• Snarki, child of Loki

        Is it really that expensive to book the Nixon library for a wedding? As compared to “normal” venues?

        If not, then I’d guess that it’s more a matter of “youngsters who have NO IDEA what they’re doing” (always a good assumption, with weddings)

        Otherwise, (hey, it’s behind the Orange Curtain, amirite?) I’d guess that the John Birch Society HQ was booked up.

        • postmodulator

          Could’ve been hipsters up from Silverlake who wanted their wedding day drenched ironic detachment.

          • Keaaukane

            It’s only ironic if it is raining. That would drench them.

    • ExpatJK

      I want to know who they are, so I can avoid them.

  • Gwen

    I will be driving through Arkansas next Thursday. A big part of me wants to stop at the Clinton library but I want to make good time to Memphis so I can see Graceland before it closes. I have arranged to stay at the Days Inn nearby that has a guitar-shaped pool, 24/7 Elvis channel, etc.

    But If I oversleep and leave Texas (Arlington) too late to beat the clock, I might just stop in Little Rock instead.

    But you know, the thing about Clinton is he’s just not as lulzy as Nixon. Nixon was such a pathetic worm, it’s like even if he hadn’t gotten booted for Watergate we’d still be making fun of him to this day.

    Clinton, besides the whole sex-lies-and-videotape thing, was a pretty normal guy. The closest thing to a non-Lewinsky-related vice might be the McDonalds thing they poked fun at on SNL.

    https://screen.yahoo.com/clinton-mcdonalds-000000491.html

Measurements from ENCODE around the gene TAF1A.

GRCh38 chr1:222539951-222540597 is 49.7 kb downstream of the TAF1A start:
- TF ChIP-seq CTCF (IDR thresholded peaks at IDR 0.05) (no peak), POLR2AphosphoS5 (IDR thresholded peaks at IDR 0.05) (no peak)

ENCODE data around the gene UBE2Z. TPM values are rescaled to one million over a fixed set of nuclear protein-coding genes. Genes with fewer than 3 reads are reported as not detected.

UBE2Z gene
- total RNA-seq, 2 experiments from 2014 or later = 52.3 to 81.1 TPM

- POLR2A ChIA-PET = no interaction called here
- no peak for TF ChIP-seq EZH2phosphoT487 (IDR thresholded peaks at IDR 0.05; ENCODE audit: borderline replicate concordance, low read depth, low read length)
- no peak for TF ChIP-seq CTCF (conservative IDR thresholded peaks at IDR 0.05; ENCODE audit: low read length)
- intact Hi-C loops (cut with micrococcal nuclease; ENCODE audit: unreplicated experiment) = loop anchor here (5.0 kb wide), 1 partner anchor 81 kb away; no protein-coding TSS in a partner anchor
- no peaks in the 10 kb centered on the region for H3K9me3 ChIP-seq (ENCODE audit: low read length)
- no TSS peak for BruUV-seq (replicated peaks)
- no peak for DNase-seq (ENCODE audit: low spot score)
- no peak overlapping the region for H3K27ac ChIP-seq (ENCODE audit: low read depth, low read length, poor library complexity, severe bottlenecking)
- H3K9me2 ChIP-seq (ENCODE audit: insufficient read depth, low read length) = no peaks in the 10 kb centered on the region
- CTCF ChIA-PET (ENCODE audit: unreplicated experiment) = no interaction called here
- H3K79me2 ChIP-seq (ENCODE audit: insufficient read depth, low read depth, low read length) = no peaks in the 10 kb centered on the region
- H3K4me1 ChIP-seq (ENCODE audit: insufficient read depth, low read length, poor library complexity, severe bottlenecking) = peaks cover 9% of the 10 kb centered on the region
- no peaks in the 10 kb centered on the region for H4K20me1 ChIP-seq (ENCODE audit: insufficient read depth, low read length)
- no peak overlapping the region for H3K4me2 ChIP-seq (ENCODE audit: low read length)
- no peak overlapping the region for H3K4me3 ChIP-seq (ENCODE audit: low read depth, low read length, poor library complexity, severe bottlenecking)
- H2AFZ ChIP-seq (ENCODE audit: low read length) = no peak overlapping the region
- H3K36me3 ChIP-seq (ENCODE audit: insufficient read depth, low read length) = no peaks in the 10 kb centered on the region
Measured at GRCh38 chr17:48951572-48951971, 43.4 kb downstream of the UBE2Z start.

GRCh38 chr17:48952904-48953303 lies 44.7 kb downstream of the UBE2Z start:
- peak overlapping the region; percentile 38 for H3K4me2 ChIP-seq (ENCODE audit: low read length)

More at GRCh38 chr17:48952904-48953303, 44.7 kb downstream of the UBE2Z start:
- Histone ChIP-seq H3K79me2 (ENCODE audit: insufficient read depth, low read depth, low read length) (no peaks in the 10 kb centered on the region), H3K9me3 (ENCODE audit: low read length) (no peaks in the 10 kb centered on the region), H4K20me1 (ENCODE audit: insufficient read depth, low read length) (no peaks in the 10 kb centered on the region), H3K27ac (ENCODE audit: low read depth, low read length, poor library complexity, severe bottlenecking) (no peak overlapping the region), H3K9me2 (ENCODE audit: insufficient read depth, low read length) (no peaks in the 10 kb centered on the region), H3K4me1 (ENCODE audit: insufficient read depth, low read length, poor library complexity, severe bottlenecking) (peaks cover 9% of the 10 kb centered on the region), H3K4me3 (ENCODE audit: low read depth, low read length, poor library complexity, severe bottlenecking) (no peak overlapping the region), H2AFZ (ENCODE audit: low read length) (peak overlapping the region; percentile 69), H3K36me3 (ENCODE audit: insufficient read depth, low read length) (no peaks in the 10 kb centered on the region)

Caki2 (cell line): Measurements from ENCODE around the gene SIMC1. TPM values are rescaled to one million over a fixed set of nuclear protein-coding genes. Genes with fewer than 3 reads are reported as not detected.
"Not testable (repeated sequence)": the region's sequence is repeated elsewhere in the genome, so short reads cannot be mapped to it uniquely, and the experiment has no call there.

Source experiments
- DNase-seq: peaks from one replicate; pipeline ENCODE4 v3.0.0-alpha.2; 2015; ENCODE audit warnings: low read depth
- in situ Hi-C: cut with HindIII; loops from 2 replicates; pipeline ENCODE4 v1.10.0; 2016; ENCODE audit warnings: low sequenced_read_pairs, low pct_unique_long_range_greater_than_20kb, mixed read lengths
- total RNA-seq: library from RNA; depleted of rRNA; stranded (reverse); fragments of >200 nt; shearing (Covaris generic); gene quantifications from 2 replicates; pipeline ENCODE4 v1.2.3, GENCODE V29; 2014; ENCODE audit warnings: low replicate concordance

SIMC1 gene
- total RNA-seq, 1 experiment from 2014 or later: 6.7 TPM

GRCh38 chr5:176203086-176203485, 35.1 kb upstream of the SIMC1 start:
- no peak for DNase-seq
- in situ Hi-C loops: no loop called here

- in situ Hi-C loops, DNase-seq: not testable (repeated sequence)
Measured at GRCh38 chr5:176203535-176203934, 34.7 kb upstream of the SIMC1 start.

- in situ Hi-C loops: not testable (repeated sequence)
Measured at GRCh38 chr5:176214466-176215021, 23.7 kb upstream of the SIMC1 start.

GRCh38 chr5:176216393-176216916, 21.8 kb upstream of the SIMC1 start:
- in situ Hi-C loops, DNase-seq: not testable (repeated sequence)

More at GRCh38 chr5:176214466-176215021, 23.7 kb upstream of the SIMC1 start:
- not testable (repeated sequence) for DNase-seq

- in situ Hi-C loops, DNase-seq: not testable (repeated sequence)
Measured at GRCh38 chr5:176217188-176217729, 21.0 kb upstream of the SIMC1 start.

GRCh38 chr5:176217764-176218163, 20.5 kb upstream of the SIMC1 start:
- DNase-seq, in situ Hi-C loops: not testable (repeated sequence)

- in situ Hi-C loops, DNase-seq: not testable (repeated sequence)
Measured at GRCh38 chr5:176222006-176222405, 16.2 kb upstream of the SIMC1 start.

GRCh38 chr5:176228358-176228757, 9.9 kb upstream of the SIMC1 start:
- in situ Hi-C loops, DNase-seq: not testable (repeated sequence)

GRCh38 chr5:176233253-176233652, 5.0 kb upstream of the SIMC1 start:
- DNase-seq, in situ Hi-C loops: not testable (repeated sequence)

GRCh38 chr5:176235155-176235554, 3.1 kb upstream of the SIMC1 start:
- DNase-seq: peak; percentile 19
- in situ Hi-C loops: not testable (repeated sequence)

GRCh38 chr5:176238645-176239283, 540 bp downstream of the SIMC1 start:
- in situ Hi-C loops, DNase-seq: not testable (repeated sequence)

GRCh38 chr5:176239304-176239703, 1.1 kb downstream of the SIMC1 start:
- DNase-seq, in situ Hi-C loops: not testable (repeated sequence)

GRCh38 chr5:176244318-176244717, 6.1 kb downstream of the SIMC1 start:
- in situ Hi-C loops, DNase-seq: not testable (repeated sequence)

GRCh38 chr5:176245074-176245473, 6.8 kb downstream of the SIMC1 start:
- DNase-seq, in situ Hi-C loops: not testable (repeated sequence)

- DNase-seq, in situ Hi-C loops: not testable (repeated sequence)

THERE’S GONNA BE A WHOLE LOTTA THINGS WE DON’T TELL MRS. CLINTON!

    • TriforceofNature

      My only experience with presidential libraries was JFK’s in Boston, which I enjoyed, although probably not enough to go back next time I’m in Boston. I do want to visit more of them, especially Republican ones, out of sheer curiosity. Right now the closest one to me is the FDR library, I figure I’ll take a day trip up there.

      Anyway-do Graceland. That was a hell of a lot of fun. I would go back to Graceland.

      And I dunno, boinking interns is pretty quotidian-just ask Newt Gingrich.

      • Keaaukane

        My only Presidential Library was the Herbert Hoover, in Iowa. It was pathetic.

        • Amity Schlaes

          Don’t be fooled by liberal pointy-headed intellectuals – the Herbert Hoover library is terrific! The best in the world! It gets wrongly blamed for the failings of the FDR library!

          • Captain Haddock

            Well played.

          • Keaaukane

            Mathguy down thread seems to agree with with me. Or, as he posted first, I agree with him.

        • Murc

          My only Presidential Library was the Herbert Hoover, in Iowa. It was pathetic

          That actually saddens me. Herbert Hoover lived a remarkable life that I wish more people knew about. His years prior to assuming the Presidency are super-interesting and also reflect well on the man.

          • Keaaukane

            I think he also did fairly well post Presidency. I seem to recall he was useful in WW2. But the library was really bad.

    • drkrick